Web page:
Chill out
  15. Char. Limit Member

    A surprisingly wise saying, considering it's about the press. Too bad Mubarak doesn't realize it.
  16. Anonymous Member

    I can recall at least four occasions where their correspondents had to cut short short interviews before they got pummeled.
  17. Anonymous Member

    He does realise it - he is banking on the Egyptian people not hearing those media sources.
  18. Herro Member

    My bad brah.
  19. Silly433 Moderator

    To be honest, Aljazeera seems to have taken sides right from the begging. I still think its the best coverage of the Egyptian crisis available.

    (maybe because the protesters are right!)
  20. Anonymous Member

    Adhering to the facts =/= biased
  21. Herro Member

  22. HOC Member

  23. the anti Member

  24. CarltonBANKS Member

    • Like Like x 1
  25. Anonymous Member

    It's just too bad that the large majority of the Republican Party are trying to make this look like a dangerous "Islamisist [sic] uprising" that will spread to the western world and enforce Sharia law upon us and chaos and apocalypse will reign etc... and that there are so many people in this stupid fucking country that believe this kind of rhetoric. Fortunately, there is at least enough sanity to fight back against this kind of agenda-lead propaganda... it all depends if the brainwashed population is willing to listen to logic and reason. It just saddens me that some people would rather take the racist, propagandist angle.
  26. CarltonBANKS Member

    Watched the UK Channel 4 News tonight, with Jon Snow, JRug & Linsey in Cairo.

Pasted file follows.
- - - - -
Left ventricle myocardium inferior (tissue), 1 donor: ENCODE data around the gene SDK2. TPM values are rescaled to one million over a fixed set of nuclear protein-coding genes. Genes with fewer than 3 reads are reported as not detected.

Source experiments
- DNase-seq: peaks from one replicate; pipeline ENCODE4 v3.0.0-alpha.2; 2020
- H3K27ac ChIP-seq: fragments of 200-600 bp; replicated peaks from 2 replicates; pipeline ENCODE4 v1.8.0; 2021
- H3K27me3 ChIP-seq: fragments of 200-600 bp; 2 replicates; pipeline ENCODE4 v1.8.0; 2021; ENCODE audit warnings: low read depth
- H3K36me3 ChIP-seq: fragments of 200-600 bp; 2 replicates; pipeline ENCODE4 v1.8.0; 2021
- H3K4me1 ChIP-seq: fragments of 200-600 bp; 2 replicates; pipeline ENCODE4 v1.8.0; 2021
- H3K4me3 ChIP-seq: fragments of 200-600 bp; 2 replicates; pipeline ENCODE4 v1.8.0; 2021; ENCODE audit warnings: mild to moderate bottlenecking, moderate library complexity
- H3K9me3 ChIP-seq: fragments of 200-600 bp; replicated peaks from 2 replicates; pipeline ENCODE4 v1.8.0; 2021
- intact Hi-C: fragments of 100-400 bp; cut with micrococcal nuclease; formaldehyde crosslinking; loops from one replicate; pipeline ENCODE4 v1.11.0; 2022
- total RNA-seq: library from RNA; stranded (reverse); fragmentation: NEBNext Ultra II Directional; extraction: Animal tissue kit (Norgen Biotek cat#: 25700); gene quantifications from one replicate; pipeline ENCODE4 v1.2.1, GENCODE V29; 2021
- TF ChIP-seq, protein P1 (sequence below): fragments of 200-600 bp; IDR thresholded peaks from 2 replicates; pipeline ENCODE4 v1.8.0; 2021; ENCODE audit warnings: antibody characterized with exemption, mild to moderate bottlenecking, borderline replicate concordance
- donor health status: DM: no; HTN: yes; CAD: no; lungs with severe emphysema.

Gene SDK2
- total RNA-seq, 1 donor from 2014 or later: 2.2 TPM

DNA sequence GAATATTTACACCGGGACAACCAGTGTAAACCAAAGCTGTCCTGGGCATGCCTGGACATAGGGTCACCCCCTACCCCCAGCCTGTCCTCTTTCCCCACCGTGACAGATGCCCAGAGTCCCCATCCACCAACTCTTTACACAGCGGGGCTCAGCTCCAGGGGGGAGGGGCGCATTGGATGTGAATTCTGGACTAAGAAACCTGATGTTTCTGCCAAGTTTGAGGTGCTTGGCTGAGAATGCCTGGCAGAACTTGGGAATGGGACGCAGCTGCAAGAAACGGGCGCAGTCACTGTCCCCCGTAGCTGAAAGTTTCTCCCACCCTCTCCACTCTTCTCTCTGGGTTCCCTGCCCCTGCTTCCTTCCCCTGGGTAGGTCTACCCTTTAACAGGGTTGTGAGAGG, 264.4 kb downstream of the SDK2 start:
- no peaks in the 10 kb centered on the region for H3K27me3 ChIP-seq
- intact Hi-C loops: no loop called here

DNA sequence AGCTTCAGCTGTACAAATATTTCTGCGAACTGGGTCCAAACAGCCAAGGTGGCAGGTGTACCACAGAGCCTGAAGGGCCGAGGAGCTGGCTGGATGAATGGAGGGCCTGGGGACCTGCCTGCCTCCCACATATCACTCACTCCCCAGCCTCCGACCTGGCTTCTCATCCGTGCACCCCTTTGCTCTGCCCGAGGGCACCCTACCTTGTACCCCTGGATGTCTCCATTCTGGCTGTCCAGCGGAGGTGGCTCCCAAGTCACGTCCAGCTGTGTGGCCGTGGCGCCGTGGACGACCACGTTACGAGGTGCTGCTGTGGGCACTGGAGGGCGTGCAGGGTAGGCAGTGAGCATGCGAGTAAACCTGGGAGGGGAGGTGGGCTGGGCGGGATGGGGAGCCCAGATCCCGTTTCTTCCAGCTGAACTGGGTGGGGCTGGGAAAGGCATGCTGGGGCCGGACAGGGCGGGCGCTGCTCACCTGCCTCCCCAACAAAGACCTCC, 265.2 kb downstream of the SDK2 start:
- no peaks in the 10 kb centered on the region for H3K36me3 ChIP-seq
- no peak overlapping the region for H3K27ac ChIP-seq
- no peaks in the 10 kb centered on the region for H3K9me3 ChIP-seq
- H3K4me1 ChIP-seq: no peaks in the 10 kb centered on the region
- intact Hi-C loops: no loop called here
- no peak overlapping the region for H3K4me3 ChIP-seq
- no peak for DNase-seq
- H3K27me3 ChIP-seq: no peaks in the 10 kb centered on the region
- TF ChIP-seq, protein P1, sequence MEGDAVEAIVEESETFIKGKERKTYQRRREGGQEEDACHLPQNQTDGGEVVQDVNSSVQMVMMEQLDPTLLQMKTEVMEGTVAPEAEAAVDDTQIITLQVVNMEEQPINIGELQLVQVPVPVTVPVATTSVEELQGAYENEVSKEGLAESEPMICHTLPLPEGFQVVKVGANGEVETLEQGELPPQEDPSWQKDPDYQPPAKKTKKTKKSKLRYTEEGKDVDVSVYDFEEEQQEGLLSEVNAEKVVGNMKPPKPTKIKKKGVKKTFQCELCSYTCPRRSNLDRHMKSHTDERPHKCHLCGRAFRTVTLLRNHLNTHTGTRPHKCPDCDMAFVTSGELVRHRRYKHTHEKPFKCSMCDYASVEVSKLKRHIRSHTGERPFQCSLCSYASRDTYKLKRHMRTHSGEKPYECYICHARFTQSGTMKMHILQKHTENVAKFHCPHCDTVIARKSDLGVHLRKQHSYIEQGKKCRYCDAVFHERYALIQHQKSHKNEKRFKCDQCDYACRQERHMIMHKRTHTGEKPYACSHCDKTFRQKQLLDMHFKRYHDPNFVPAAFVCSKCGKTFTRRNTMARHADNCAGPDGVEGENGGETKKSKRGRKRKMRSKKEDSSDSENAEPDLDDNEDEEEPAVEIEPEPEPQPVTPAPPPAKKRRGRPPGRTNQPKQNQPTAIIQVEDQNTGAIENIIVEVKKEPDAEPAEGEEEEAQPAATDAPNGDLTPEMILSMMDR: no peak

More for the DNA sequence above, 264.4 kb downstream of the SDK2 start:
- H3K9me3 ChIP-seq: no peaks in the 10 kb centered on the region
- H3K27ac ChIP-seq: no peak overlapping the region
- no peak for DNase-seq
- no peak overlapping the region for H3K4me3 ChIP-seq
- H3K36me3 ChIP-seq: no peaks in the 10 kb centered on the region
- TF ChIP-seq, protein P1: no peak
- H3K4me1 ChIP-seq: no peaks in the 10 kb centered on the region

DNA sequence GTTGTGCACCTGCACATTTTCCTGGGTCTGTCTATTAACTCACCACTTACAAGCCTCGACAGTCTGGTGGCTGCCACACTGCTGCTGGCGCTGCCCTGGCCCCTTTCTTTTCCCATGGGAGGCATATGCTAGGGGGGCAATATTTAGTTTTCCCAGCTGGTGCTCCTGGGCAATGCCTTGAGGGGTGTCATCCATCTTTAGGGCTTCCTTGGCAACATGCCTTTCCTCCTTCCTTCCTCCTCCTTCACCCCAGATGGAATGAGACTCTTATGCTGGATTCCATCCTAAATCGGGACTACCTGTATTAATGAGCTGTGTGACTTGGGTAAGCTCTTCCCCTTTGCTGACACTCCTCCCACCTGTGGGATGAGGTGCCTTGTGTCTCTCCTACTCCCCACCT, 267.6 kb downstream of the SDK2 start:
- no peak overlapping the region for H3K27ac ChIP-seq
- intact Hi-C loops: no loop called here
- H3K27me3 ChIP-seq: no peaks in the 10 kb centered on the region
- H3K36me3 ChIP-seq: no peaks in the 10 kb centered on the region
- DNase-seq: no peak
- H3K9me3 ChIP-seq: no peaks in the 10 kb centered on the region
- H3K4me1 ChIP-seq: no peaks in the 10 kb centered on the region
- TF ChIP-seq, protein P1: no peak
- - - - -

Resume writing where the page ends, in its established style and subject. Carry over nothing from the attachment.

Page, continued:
State TV is spreading rumours saying that Israeli agents are disguised as Western Journalists.

    Jon Snow said that now you don't know if someone you go up to interview is about to hug you or stab you.

    JRug + his camera dude tried to walk 10 mins from their hotel to the action, concealed cameras showed plain clothes FGTs stop them.

    Watch This Page for a really well curated news stream of what's going on.

    xenijardin Egypt: foreign journalists targeted at Hilton hotel in Cairo. http://tinyurl.com/4mx5btyabout 1 hour ago via Tweetie for MacRetweeted by Glinner and 12 others

    xenijardin RT @LaraABCNews: watching Tahrir Square w dread, wondering if crackdown on cameras+ journalists was to keep us from seeing something bloodyabout 3 hours ago via Tweetie for MacRetweeted by Glinner and 29 others
  27. Silly433 Moderator

    • Like Like x 4
  28. Silly433 Moderator

  29. Anonymous Member

  30. Rockyj Member

  31. Etain Member

    • Like Like x 1
  32. dispart Member

    What I'm missing here is a bit of "or else" or diplomatic action other than -admittedly strong- criticism. Maybe it's happening behind the scenes, if so I hope it's effective and soon. Of course it would be wrong to completely waste all influence that's left, but I feel more is necessary than these statements. The previous support of the regime was more than symbolic, so now the opposition to these actions should be more than symbolic, too. I don't get to decide that obviously and I don't envy those that do. It's a volatile situation with huge implications for the region, but still... something needs to be done.
  33. Anonymous Member

    I think this is rather relevant.
    anonymousposter.jpg

    Here's to hoping the violence dies down soon, and the will of a tyrant with it.
  34. Silly433 Moderator

    Agreed. Things seem to be moving slowly in that direction.

  35. Rockyj Member

    http://www.businessweek.com/news/20...-halting-egypt-aid-to-push-mubarak-aside.html
    • Like Like x 1
  36. prot Member

    • Like Like x 1
  37. Etain Member

  38. Rockyj Member

    Me too, that was on Jan. 31, so I would love to hear her voice again & hope she's still as enthusiastic!
  39. Fix'd